February 26, 2021
This post is updated with the discussion here.
Estimation and/or pointing has three purposes:
- To generate discussion within the team so people have an idea of the complexity of the work and are aligned on what it takes to get the job done, and what the general approach will be. It's the main reason we have story points - to see how aligned people are in their view of the work. It generates discussion and that conversation is by far the most useful feature of story points.
- Capacity planning - this is usually a Scrum thing. I have honestly never seen this done right. Ever.
- Forecasting - management just abuses this and we should try to stay away from this because it gives the illusion of accuracy disguised as precision.
The first is easily the most useful part and the second and third are rarely useful, and often harmful for many reasons.
If we do want to do estimating, I recommend reading the Ron Jeffries (the guy who invented story points) who has a nice blog post about the pitfalls of story points and how when he came up with the idea it was mainly about developer focus.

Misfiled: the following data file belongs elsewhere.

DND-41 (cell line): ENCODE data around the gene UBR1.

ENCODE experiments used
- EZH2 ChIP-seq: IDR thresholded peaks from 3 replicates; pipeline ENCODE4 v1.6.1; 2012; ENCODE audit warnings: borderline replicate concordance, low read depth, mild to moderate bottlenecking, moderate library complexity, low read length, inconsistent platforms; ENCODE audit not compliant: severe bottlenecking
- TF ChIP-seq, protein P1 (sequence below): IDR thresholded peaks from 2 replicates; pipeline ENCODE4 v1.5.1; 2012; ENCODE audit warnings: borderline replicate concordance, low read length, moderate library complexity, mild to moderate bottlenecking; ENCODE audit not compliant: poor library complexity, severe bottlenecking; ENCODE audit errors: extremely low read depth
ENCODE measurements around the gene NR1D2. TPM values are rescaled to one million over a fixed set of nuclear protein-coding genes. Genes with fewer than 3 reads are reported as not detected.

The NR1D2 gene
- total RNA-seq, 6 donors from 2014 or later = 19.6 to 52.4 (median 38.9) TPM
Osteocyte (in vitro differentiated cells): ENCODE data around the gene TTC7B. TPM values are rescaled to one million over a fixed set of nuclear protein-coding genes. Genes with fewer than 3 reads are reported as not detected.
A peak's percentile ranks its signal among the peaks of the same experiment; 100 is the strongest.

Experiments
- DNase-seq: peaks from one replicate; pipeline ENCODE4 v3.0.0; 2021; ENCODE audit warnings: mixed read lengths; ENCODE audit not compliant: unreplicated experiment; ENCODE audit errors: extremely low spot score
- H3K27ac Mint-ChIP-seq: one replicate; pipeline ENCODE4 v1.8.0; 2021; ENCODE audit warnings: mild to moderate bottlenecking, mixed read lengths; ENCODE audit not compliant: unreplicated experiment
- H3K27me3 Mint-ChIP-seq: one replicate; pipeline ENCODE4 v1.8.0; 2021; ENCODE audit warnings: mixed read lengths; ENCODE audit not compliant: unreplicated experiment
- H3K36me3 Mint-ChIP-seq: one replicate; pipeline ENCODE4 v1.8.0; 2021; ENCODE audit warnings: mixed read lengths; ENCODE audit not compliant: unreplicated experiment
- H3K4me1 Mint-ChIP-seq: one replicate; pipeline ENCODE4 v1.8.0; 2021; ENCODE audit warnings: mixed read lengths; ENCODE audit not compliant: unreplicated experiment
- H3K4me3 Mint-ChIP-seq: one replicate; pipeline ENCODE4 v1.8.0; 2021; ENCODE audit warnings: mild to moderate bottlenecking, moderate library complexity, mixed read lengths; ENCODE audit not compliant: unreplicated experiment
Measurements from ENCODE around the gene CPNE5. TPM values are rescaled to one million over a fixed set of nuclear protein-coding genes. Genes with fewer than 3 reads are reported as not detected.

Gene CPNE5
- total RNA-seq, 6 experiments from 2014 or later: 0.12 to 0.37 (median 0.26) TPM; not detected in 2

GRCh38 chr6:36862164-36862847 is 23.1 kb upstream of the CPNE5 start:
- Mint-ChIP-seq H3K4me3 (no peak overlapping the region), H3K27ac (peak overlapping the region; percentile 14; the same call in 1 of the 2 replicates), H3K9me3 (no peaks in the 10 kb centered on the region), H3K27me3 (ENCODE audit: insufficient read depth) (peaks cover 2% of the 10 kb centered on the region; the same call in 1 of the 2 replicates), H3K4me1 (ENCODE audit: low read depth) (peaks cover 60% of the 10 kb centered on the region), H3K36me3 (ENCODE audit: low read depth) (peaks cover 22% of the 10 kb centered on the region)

I have tried pulling predictability out of this and I have found that the pre-conditions required to do that are rarely there.
How open is the culture in the organization to a communicated date changing? If the prediction is off, does it set off panic mode along with countless explanations of why the date changed? Do we have to do variance analysis which invariably involves some story point math to justify the new date? Do we point fingers at why we were “wrong” in our first predictions? If the culture in the organization is open to change, then sure, make some predictions knowing that there is psychological safety in case the predictions are wrong. That level of trust and culture are hard to create. Don’t get me wrong, at the team-level with the developers, designers and BAs, everything is good. It’s at a higher level where these predictions are taken as stone way more often than not, and any change to them ends up reflecting poorly (and unfairly) on the team.
The other, much more deeper question is, what is the investment in forecasting (and it is quite a significant investment) buying you when it’s going to be mostly a guess anyway? Usually, this is tied to budgeting and resource allocation and there are much better ways of going about that like the Beyond Budgeting Principles and the work of Bjarte Bogsnes.
If there is a need for predictability, it is in my view best achieved by analyzing Cycle Time and Throughput (i.e., how many days does it take from requirement to production, concept to cash). However, even that’s not predictability, those are continuous improvement metrics which you can rejig to get some predictability.
So, in short. I would question the need for predictability, because predictability has a cultural and economic cost which may not always be worth it.